July 30, 2007
Spotlight on Law Librarians: Julie M. Jones
Like many academic law librarians, my journey into the profession began with a rejection of life as a practicing attorney. I won’t detail a litany of the woes I endured. Suffice it to say, I once had a job where every day began with crying at the metro station.
I am happy to report that I have never once cried at the thought of coming into work as a law librarian. I haven’t once experienced searing back pain as a law librarian. I haven’t once worn a sweater inside out and backwards to work as a law librarian.
Instead, I have laughed at the thought that I get paid for doing things that I love. I have relaxed into the easy camaraderie of the profession. I have put my clothes on correctly each and every day.
But I can’t say the career change was a complete surprise. It certainly made my mother proud. She was the San Diego Children’s Bookmobile librarian in the 1960s, and later a prison librarian (brave woman, my mother!). Before I attended law school, I considered entering librarianship. But then, a fateful episode of the Young & the Restless changed all that.
Picture Cricket, legal aid attorney extraordinaire, at a fancy Genoa City restaurant. Beside her sits Mr. Big Partner trying to convince her to join his law firm. Cricket asks, “Will I be able to continue my public interest work if I join your firm?” Mr. Big Partner so sincerely replies, “We have a strong pro bono program. You can continue to fight for the civil rights of people in need.” He then goes on to name many areas of law that sounded utterly fascinating to me.
I can’t remember if she took the job, but I was sold. Unfortunately, the reality turned out just slightly different than the television version. After getting my degree at Northwestern Law School, clerking for a federal judge, and working in both the for-profit and not-for-profit sectors, I realized that it might work for Cricket, but I ain’t Cricket.
(Note to self: don’t make career decisions based on soap operas.)
So I inventoried what I enjoyed most in all the jobs that I had held. Resoundingly the answer came to me: legal research. I loved the thrill of the hunt for information and sleuthing for solutions. Back on the path to librarianship I returned. After conducting a few informational interviews of academic law librarians, I enrolled at Dominican University’s Graduate School of Library and Information Science, graduated in 12 months, and relocated to sunny upstate New York to work as a reference librarian at Cornell Law Library.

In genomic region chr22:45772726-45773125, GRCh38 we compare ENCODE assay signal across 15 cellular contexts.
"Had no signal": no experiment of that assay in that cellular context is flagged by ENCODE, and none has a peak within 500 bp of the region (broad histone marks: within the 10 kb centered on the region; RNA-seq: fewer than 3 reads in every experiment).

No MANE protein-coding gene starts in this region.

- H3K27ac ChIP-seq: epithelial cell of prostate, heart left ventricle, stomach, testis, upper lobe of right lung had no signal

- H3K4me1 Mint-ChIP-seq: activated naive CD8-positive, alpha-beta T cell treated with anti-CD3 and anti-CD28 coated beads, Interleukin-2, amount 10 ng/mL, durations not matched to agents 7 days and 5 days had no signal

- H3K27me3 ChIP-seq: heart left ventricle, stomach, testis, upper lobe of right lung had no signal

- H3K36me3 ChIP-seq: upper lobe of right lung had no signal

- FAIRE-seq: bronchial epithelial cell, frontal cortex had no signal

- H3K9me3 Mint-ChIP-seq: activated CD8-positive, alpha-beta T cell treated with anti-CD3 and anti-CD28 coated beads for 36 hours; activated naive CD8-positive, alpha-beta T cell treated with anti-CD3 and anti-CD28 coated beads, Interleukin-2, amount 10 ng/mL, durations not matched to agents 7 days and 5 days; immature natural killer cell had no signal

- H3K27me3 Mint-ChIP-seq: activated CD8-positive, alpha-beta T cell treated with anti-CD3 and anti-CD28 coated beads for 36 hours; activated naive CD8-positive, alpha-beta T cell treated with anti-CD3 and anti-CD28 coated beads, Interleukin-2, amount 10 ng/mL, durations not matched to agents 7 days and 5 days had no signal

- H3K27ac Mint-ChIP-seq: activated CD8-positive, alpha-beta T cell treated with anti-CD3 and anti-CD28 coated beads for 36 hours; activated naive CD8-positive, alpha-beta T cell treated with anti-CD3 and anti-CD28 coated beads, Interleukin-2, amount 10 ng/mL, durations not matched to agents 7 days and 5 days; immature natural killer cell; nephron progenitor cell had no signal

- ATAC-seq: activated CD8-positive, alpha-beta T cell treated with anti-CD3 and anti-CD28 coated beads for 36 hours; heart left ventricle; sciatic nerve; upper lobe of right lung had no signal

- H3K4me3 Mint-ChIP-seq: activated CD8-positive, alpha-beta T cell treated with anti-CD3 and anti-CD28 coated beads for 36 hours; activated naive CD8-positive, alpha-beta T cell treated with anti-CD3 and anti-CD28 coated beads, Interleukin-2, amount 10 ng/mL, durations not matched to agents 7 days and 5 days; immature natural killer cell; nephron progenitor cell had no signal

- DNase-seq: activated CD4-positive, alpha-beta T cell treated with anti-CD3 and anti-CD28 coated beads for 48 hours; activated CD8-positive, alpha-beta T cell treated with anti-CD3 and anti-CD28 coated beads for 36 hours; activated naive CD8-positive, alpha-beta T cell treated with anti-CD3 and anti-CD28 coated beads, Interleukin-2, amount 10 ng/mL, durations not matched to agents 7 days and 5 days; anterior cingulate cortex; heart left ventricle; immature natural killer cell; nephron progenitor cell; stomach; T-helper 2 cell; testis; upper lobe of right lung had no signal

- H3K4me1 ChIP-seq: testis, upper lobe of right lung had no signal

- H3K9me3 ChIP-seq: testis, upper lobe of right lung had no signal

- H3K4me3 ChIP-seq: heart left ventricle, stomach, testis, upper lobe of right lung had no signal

July 1st will mark my third anniversary in the profession and at Cornell. It’s been a whirl-wind of activity. I have served on two AALL committees and four Cornell University Library committees, created a one unit Law Practice Technology course, taught first-year and advanced legal research courses, published in various periodicals, and, of course, provided lots of reference services to our students, faculty, and other library users.
Working with law students is easily the highlight of my job. I thrive on making legal research interesting and relevant to first year students who arrive with no context for the material. Second and third year students are great because they know from personal experience the value and need for strong research skills and are eager to learn. I welcome every opportunity to speak one-on-one with students to discuss the “real world” of life as an attorney. It’s wonderful to be a part of their legal education and, hopefully, help smooth the sometimes bumpy transition from student to attorney.
To wrap things up in typical Spotlight on Law Librarians style, I give you my hobbies: hiking, more hiking, traveling, more traveling, and wondering how I ended up with two cats when I’m a dog lover.
Editor's Note: The Spotlight on Law Librarians feature is edited by Lee Peoples, Law Librarian Blog Contributing Editor and Associate Director, Oklahoma City University Law Library. Please feel free to recommend a colleague for this feature to Lee at firstname.lastname@example.org
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